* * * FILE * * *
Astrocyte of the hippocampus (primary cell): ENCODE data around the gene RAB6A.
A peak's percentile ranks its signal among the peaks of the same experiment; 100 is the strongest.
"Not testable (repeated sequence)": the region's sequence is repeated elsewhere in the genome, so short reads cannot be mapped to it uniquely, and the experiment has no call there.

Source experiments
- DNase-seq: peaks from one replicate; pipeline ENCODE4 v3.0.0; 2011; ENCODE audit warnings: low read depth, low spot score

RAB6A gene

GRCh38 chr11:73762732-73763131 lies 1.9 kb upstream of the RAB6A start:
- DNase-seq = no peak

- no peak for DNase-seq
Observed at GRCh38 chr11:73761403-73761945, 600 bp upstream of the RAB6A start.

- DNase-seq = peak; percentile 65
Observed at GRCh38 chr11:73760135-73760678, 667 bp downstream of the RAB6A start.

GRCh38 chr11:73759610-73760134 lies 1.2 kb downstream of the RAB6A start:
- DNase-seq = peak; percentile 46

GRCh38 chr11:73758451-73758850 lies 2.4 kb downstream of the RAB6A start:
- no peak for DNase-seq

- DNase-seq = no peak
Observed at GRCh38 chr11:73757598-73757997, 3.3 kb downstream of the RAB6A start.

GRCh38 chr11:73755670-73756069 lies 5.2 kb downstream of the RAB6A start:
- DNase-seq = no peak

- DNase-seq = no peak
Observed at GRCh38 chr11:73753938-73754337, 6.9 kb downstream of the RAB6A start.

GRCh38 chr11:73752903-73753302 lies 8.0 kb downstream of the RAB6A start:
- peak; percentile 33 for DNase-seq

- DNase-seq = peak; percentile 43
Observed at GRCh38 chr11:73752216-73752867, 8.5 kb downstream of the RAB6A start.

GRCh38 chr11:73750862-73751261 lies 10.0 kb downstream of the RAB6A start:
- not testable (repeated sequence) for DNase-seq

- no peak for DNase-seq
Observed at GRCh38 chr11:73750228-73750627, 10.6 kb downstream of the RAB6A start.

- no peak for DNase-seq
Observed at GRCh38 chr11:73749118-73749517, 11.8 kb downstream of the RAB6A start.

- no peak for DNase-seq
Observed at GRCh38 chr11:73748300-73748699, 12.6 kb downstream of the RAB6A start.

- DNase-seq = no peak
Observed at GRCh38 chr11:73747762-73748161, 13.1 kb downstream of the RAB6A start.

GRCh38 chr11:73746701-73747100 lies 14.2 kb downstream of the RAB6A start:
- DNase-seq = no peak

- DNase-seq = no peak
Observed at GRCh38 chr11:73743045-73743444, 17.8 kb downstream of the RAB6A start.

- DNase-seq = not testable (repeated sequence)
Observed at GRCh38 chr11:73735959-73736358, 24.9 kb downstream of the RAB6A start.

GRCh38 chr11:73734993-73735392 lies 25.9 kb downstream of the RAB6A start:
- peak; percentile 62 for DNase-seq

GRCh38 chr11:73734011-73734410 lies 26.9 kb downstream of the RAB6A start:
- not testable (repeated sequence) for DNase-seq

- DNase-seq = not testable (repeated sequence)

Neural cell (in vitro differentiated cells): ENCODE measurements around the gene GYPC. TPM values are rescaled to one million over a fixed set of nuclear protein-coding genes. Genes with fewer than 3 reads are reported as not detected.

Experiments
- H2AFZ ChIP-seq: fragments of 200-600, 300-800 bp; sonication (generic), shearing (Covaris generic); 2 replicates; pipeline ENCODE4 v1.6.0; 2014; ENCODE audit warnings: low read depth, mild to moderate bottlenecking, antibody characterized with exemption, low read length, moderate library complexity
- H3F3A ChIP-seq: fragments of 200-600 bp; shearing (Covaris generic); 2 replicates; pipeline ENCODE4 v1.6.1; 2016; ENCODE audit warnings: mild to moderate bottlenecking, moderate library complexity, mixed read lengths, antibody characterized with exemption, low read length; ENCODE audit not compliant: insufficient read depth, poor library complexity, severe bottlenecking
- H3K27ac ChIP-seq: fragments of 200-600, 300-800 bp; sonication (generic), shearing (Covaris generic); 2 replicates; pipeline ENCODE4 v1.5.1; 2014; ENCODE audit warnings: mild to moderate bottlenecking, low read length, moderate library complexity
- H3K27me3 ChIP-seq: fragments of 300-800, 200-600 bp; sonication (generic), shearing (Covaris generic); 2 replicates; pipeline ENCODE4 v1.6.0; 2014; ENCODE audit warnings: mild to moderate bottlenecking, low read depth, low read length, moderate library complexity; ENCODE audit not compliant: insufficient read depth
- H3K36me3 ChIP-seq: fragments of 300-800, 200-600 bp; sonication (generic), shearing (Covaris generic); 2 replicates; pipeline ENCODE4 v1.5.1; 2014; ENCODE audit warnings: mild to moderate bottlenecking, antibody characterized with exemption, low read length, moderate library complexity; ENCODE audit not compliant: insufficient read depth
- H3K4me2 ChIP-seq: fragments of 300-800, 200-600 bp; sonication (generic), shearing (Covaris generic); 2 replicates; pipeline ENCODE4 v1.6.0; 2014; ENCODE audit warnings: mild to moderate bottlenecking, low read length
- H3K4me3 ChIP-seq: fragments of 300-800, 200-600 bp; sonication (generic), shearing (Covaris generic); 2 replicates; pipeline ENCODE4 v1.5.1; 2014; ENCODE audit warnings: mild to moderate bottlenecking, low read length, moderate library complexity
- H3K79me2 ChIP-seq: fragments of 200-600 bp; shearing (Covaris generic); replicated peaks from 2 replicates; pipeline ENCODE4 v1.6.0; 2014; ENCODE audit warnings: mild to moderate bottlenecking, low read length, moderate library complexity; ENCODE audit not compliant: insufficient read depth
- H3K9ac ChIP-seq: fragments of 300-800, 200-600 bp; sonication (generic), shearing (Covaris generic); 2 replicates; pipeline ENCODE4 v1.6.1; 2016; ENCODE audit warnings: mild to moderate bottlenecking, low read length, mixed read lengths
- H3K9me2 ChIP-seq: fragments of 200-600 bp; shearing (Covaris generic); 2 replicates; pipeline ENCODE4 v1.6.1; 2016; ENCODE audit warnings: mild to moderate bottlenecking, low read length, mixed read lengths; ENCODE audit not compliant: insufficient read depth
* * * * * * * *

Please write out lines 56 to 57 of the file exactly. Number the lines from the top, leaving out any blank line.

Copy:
- H3K4me3 ChIP-seq: fragments of 300-800, 200-600 bp; sonication (generic), shearing (Covaris generic); 2 replicates; pipeline ENCODE4 v1.5.1; 2014; ENCODE audit warnings: mild to moderate bottlenecking, low read length, moderate library complexity
- H3K79me2 ChIP-seq: fragments of 200-600 bp; shearing (Covaris generic); replicated peaks from 2 replicates; pipeline ENCODE4 v1.6.0; 2014; ENCODE audit warnings: mild to moderate bottlenecking, low read length, moderate library complexity; ENCODE audit not compliant: insufficient read depth